survived a sophomore-led Indiana
comeback in the fourth quarter to
down the gritty Hoosiers 28-20,
yesterday.
Spearheaded by another patent-
ed Paul Giel performance, Minne-
sota threatened a runaway after
mounting a 28-7 lead in the third
quarter, but Indiana sophomores
Tommy Cassidy, John Barkiewicz
and Dave Rogers touched off a
fighting resurgence in the final
quarter.
* * *
GIEL DROVE for two touch-
downs, his sixth and seventh in the
last three games and passed for
a third before the Hoosiers launch-
ed their counter drive.
Cassidy, filling in for injured
quarterback Florian Helinski,
delivered telling passing strikes
to set up the last-quarter In-
dianaLouchdowns, Bartkiewicz,
a fellow Chicagoan, and Rogers
slammed over. Bartkiewicz scor-
ed from the one and Rogers from
the two.
Giel, supported by line-smash-
ing of right half Bob MacNamara
and fullback Mel Holme, kept the
revitalized Minnesotans well in
control through three quarters be-
fore a homecoming crowd of 59,-
486.

OFF TO THE CAMP

followed a 46-yard scrimmage run
with a four-yard scoring dash to
sew up the game at 21-6.
STILL IN THE third quarter,
Wisconsin wasted little time after
a pass interception on Northwest-
ern's 22 to score a fourth touch-
down on halfback Jerky Witt's
seven-yard run.
Trailing 22-6, Northwestern
went 74 yards against relaxed
Badger defenses for its second
touchdown on halfback Lloyd
Israel's three-yard run.
Ameche went into action for the
final Wisconsin touchdown, bull-
ing four-yards to score.
* * *
WISCONSIN'S first touchdown
came on an 81-yard drive in eight
plays. Miller shot a 38-yard pass

Seven plays later Ranicke took a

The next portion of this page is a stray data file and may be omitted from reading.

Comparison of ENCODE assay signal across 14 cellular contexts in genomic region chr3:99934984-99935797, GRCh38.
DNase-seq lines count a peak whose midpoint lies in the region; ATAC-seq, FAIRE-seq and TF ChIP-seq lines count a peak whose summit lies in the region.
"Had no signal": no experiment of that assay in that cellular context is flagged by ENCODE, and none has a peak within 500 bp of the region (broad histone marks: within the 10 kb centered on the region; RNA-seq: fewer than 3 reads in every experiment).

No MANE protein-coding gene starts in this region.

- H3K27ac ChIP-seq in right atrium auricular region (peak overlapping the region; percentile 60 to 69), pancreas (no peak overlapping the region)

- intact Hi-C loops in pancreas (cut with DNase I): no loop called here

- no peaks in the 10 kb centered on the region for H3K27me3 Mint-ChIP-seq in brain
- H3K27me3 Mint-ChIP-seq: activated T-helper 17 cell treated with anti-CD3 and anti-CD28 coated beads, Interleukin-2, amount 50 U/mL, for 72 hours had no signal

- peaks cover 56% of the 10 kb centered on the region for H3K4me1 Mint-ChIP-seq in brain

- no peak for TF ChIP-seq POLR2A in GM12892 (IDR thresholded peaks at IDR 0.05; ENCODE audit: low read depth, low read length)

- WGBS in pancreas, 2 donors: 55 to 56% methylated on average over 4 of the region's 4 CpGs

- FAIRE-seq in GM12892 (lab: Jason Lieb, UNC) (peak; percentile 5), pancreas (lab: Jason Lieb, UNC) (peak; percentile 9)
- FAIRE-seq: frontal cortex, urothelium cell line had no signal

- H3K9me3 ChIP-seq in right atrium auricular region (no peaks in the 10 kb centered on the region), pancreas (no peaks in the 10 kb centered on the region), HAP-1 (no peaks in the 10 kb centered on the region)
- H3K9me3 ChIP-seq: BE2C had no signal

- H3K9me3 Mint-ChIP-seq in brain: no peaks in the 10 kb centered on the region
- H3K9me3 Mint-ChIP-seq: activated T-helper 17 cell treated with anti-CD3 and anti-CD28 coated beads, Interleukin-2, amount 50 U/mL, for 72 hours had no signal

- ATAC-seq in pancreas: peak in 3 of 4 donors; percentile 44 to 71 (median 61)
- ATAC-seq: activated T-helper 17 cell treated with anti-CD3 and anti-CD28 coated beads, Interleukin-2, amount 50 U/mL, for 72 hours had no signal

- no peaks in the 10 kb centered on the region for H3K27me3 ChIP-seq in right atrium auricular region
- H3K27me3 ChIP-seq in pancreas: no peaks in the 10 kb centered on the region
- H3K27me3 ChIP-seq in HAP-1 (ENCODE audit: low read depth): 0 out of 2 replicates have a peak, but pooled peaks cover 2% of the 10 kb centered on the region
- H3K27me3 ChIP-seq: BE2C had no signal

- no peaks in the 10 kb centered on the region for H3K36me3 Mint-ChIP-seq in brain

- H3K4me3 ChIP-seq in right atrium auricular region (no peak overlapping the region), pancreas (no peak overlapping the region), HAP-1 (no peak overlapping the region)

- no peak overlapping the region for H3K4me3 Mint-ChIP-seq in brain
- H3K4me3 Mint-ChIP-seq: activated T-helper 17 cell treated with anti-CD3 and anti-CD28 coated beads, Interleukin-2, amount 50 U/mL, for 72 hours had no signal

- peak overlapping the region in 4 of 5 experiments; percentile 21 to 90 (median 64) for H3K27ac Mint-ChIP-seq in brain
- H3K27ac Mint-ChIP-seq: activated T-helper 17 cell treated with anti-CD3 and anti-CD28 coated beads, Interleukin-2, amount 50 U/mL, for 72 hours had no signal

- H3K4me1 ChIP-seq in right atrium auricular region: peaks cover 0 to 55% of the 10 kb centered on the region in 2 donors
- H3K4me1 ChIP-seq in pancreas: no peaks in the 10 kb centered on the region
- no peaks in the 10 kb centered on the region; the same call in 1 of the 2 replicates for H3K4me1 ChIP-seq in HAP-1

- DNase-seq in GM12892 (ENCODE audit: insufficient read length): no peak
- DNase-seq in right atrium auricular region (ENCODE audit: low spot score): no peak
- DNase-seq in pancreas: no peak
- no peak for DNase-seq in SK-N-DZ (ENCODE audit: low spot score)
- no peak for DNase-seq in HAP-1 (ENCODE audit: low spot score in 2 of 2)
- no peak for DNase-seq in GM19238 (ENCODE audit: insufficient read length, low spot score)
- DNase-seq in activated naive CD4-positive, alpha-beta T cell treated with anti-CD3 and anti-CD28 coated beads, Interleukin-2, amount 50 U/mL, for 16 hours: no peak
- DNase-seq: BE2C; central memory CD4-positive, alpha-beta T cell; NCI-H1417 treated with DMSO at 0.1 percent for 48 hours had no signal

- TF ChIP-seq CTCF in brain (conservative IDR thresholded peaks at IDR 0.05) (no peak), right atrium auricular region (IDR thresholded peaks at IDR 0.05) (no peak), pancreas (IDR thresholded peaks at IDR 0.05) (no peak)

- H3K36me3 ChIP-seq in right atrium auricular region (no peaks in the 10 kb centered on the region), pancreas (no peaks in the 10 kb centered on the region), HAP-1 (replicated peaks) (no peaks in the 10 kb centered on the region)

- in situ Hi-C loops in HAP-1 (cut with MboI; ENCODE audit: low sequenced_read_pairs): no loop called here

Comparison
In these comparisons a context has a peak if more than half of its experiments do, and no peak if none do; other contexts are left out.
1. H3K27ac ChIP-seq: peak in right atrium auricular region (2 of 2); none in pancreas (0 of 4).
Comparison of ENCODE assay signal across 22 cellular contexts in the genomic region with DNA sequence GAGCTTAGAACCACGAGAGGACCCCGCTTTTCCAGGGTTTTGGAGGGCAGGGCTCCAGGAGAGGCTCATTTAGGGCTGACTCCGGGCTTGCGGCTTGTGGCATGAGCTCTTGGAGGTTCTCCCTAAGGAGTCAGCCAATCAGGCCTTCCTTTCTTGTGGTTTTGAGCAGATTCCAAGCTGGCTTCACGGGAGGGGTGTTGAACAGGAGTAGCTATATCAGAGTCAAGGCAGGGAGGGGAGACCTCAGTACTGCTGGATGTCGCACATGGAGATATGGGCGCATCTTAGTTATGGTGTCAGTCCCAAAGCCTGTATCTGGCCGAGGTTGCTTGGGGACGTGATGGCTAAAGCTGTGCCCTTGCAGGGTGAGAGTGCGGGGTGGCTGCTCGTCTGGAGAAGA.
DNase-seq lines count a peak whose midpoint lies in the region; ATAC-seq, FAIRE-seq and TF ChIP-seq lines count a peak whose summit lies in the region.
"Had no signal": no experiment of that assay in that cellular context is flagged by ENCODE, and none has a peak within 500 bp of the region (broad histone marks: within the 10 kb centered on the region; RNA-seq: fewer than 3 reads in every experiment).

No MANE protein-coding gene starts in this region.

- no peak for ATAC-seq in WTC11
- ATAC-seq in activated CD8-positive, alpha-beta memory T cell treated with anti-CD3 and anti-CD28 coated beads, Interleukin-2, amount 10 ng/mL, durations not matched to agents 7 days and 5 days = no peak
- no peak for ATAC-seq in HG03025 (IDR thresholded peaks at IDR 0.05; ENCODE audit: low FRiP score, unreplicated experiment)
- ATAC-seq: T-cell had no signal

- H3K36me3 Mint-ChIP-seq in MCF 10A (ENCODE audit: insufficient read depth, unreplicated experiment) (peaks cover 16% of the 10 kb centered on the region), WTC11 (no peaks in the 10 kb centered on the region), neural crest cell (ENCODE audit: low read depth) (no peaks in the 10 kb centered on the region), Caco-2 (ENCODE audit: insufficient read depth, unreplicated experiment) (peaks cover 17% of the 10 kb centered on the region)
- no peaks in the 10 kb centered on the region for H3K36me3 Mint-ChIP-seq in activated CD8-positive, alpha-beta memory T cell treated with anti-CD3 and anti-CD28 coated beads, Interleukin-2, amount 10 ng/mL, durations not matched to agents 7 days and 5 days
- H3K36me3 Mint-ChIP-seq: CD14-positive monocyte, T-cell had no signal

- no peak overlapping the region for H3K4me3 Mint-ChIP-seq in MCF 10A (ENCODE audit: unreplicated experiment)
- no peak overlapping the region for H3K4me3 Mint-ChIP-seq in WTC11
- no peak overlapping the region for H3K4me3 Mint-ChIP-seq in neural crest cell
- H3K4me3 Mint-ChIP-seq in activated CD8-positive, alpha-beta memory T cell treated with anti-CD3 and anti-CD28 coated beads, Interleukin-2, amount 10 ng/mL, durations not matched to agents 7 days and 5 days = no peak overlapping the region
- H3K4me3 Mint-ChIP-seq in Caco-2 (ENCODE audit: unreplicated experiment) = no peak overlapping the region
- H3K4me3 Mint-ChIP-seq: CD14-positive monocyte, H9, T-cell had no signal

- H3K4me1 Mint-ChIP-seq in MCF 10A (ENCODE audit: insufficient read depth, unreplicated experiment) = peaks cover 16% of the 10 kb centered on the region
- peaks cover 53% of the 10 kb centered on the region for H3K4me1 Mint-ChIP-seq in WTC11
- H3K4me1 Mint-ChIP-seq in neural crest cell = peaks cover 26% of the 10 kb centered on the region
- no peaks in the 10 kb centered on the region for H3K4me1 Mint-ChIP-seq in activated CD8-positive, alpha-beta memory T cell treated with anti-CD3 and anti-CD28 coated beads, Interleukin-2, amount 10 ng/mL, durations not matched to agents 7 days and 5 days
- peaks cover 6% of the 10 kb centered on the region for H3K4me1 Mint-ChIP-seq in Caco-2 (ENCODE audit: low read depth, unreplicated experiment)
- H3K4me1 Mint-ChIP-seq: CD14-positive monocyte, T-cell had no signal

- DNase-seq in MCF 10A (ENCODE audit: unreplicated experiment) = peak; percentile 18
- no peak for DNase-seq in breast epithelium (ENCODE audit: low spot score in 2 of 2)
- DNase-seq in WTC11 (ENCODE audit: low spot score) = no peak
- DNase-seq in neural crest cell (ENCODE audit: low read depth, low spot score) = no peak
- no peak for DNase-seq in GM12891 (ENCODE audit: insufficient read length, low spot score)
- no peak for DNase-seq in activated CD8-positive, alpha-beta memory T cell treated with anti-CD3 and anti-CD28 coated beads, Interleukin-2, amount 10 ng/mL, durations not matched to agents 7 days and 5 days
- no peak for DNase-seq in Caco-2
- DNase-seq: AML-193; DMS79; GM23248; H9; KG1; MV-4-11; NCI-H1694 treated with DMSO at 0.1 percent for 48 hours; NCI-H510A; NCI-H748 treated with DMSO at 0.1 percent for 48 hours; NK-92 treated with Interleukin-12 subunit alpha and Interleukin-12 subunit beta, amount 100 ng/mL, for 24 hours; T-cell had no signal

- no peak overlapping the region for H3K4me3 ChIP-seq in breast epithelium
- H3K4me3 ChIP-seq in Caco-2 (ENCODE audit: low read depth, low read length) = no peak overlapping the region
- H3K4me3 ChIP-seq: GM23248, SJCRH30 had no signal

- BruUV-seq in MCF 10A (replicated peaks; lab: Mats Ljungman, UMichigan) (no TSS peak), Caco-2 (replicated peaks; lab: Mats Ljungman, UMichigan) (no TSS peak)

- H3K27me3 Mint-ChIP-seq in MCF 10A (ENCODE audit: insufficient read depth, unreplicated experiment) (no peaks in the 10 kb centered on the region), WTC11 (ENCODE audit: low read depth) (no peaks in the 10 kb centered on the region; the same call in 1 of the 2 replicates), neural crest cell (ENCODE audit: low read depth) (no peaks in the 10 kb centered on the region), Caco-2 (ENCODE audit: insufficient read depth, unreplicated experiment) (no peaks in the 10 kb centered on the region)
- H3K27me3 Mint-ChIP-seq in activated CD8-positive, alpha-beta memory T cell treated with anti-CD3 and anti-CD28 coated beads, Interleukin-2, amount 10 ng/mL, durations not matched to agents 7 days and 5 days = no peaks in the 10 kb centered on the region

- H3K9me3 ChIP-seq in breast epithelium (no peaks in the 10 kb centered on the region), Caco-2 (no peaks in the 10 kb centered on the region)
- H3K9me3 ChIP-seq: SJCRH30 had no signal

clever pitchout from quarterback
Dick Thomas to score.
But with the third quarter run-
ning out, the Badgers scored twice
to sew up the game.

BALANCING ACT

Wisconsin .....7
Northwestern ..0

7
0

14
6

6-34
7-13

Wisconsin scoring: touchdowns,
Locklin, Carl 2, Witt, Ameche.
Conversions, W. Miller 4.
Northwestern scoring: touch-
downs, Ranicke, Israel. Con-
versions, Rondou.

a---- - -

DAILY
PHOTO
F EATURE
Story by
PAUL LADAS
Pictures by
LON QUI

Pled es Hit
By Freezing
Weather
Following the advice of Thoreaul
who advised mankind to "take to
the woods", pledges of 42 frater-
nities and 20 sororities lask week
abandoned the 'comforts of the
warm rooms in their houses and
went to Patterson Lake, 24 miles
northwest of Ann Arbor, to spruce
up the Fresh Air Camp.
At the camp, fighting tempera-
tures which hovered around the
freezing point, the 500 students
proceeded to give the 16 cabins
a new coat of paint.
SPONSORED by the Junior In-
terfraternity and Panhellenic
Councils, the project was\planned
and administered, by Bob Knut-
son, '56, Debbie Townsend, '56,
George Richardson, '56, Michael
Gale, '56, and Bob Busha, '56.
The pledges managed to sur-
vive the experience of roughing
it out in the country but not
without enduring a few hard-
ships. Many students suffered
chapped hands and faces from
the piercing cold of an earlier-
than-usual Ann Arbor winter.
But only on Thursday when the
thermometer fell to a chilly 24 de-
grees was the day's outing can-
celled. The work was made up by
sending out more pledges on Fri-
day and Saturday.
* * *
FOR MANY coeds the task of
balancing themselves on ladders
and wielding paint brushes caused
some difficulty as evidenced by the
many paint smears which soon ap-